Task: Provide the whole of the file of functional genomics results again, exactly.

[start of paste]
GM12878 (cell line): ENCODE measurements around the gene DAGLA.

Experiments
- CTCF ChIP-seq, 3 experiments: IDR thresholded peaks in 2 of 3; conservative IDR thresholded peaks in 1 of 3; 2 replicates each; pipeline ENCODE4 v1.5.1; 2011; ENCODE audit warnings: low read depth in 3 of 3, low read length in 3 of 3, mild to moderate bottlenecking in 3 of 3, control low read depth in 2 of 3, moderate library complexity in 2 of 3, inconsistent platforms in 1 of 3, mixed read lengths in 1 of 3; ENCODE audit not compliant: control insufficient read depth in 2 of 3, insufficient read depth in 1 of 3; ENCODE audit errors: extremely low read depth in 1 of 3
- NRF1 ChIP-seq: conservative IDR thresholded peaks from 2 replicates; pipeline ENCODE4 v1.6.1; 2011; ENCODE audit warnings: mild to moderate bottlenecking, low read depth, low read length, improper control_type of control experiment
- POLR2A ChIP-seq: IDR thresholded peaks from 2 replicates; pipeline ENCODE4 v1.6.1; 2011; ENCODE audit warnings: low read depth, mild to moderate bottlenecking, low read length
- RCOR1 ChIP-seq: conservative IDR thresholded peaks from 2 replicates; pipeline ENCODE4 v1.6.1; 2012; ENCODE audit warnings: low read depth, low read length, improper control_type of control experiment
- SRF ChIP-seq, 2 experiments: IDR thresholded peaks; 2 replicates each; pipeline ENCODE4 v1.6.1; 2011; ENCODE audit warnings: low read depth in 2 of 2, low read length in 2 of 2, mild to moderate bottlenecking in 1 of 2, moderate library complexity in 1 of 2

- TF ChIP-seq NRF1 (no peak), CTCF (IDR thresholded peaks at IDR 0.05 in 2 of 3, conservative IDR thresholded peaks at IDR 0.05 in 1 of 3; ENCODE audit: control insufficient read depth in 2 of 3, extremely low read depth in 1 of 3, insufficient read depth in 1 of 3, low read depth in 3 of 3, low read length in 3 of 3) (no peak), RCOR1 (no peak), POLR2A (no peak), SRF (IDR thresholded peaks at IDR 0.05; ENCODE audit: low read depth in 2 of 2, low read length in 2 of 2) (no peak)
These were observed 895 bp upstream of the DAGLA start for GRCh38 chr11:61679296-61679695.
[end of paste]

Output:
GM12878 (cell line): ENCODE measurements around the gene DAGLA.

Experiments
- CTCF ChIP-seq, 3 experiments: IDR thresholded peaks in 2 of 3; conservative IDR thresholded peaks in 1 of 3; 2 replicates each; pipeline ENCODE4 v1.5.1; 2011; ENCODE audit warnings: low read depth in 3 of 3, low read length in 3 of 3, mild to moderate bottlenecking in 3 of 3, control low read depth in 2 of 3, moderate library complexity in 2 of 3, inconsistent platforms in 1 of 3, mixed read lengths in 1 of 3; ENCODE audit not compliant: control insufficient read depth in 2 of 3, insufficient read depth in 1 of 3; ENCODE audit errors: extremely low read depth in 1 of 3
- NRF1 ChIP-seq: conservative IDR thresholded peaks from 2 replicates; pipeline ENCODE4 v1.6.1; 2011; ENCODE audit warnings: mild to moderate bottlenecking, low read depth, low read length, improper control_type of control experiment
- POLR2A ChIP-seq: IDR thresholded peaks from 2 replicates; pipeline ENCODE4 v1.6.1; 2011; ENCODE audit warnings: low read depth, mild to moderate bottlenecking, low read length
- RCOR1 ChIP-seq: conservative IDR thresholded peaks from 2 replicates; pipeline ENCODE4 v1.6.1; 2012; ENCODE audit warnings: low read depth, low read length, improper control_type of control experiment
- SRF ChIP-seq, 2 experiments: IDR thresholded peaks; 2 replicates each; pipeline ENCODE4 v1.6.1; 2011; ENCODE audit warnings: low read depth in 2 of 2, low read length in 2 of 2, mild to moderate bottlenecking in 1 of 2, moderate library complexity in 1 of 2

- TF ChIP-seq NRF1 (no peak), CTCF (IDR thresholded peaks at IDR 0.05 in 2 of 3, conservative IDR thresholded peaks at IDR 0.05 in 1 of 3; ENCODE audit: control insufficient read depth in 2 of 3, extremely low read depth in 1 of 3, insufficient read depth in 1 of 3, low read depth in 3 of 3, low read length in 3 of 3) (no peak), RCOR1 (no peak), POLR2A (no peak), SRF (IDR thresholded peaks at IDR 0.05; ENCODE audit: low read depth in 2 of 2, low read length in 2 of 2) (no peak)
These were observed 895 bp upstream of the DAGLA start for GRCh38 chr11:61679296-61679695.